Terry Morley (BNM 67-69) of Springville, UT, shares this: “Alf, I so enjoy your newsletters. Thank you so much for all your work. My wife Teena and I recently returned from service in the São Paulo Interlagos Mission. I have a nephew now serving in the São Paulo North Mission. In one of his emails I detected a hint of discouragement. I sent him the following letter. You and others may find it interesting:
Nick, One of the things that I told the Elders on our last mission was that they have no idea what they are doing. I said that because of an experience that I had toward the end of our recent mission. It started on my first mission.
I was transferred from São Paulo to Tijuca in Rio. A family with five children (all over 8) had just been baptized except for the father, Ramiro Silva. He claimed to be an atheist. ‘There is no god!’ he declared. ‘My family can join the church, but I never will.’
We worked with him daily for about four months. We almost lived at their house. Slowly, with thousands of prayers and a lot of missed meals, the Spirit touched him and I was able to baptize him. It was amazing to see the rest of the family greet him as he came from the font.
Shortly thereafter I was transferred to João Pessoa and then to Recife. I wrote a couple of letters, but basically I lost contact with them. About two months before the end of my mission I was transferred back to Rio, but this time to Jardim Botânico clear on the other side of town from Tijuca. One Sunday evening I was in the chapel visiting with the members after sacrament meeting when someone laid a huge abraço from behind. I turned around and it was Ramiro Silva. He said he was there for a meeting. I was a little confused because the only meeting that night was a meeting of the branch presidents in Rio. I told him that, and he said he was aware of that and he was the branch president!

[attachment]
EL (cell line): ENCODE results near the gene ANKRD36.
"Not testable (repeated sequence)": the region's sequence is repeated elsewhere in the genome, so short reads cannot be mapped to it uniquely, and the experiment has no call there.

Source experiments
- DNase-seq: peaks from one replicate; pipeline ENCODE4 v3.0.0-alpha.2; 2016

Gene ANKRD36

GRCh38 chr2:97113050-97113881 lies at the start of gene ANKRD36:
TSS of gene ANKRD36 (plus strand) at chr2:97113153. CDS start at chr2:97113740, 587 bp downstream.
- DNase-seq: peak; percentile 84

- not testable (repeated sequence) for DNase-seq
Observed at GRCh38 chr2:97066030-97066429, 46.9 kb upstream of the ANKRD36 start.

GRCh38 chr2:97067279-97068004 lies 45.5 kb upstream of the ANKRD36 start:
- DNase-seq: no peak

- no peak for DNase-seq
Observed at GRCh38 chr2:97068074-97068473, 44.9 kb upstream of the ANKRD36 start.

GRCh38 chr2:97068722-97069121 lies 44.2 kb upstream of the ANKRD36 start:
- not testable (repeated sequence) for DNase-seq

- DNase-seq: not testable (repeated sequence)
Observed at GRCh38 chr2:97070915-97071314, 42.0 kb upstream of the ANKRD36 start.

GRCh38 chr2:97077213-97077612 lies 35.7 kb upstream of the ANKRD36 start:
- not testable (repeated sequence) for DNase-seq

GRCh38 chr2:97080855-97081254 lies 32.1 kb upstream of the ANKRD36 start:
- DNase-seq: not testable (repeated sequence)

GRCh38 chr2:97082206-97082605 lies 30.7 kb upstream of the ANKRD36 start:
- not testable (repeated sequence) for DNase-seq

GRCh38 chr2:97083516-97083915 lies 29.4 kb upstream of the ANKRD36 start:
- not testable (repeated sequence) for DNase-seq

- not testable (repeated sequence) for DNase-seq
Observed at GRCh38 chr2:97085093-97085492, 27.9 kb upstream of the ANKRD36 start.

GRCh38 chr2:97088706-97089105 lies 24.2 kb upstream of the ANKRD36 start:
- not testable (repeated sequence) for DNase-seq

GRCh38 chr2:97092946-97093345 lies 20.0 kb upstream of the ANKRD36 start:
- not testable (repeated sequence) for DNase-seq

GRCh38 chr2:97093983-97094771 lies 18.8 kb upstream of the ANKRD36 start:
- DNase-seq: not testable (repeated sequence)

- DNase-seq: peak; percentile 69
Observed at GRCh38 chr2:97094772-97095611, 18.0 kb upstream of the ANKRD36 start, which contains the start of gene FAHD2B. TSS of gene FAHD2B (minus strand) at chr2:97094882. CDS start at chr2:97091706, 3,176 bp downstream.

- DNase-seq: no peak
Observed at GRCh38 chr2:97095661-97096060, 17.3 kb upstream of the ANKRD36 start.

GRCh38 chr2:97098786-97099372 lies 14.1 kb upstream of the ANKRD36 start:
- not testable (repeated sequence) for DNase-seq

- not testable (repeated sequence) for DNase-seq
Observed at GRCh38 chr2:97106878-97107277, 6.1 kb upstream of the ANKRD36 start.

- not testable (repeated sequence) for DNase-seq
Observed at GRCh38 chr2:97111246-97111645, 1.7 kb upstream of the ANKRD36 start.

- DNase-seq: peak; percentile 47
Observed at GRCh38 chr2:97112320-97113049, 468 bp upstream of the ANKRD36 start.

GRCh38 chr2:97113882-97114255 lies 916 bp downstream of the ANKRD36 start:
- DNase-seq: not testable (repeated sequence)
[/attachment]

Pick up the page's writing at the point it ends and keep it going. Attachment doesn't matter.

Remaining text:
A couple of weeks later I was released and I went home. I did not hear anything about the Silvas again.
Fast-forward about 40 years. While on our senior mission we were working in Iguape, on the coast of São Paulo. Our zone leader was from Rio. I asked him if he ever heard the name Ramiro Silva. His eyes got big and he said, "Você batizou Ramiro Silva?" He said that that family is quite prominent in the church in Rio. I asked him if he could get a phone number for me.
A couple of weeks later he gave me a number. I called the number and a male voice answered the phone. I introduced myself as Elder Morley and asked to speak with Ramiro Silva. He said that he was Ramiro Silva, but I probably wanted to speak with his father. He gave me the number.
Another call, another Ramiro Silva. I didn't know if he would remember me so I again introduced myself as the Elder Morley that worked with his family when they first joined the church. He just about jumped through the phone. He filled me in on the family. The Ramiro Silva that I baptized had passed away, but not until after this atheist had been called as branch president, bishop, high councilor, stake president and patriarch. When he passed away he was in the São Paulo temple on a temple mission. All of his children served missions. The first Ramiro that I called is a grandson and is now serving as a bishop. The second Ramiro is head of the Church Educational system in Rio. His older brother served as an area seventy.
I told him we were coming through Rio on our way home. He said that he would meet us at the rodoviária and take us to our hotel. If you have been to Barra Funda you know how congested it was when we arrived, but a few minutes after arriving in Rio I saw a twelve year old boy who was now in his fifties, and I had no doubt who it was. Que abraço maravilhoso.
As we drove to our apartment in Copacabana I asked him if we could join any family that was currently in town for FHE. He thought that would be a good idea. We agreed to meet at our apartment.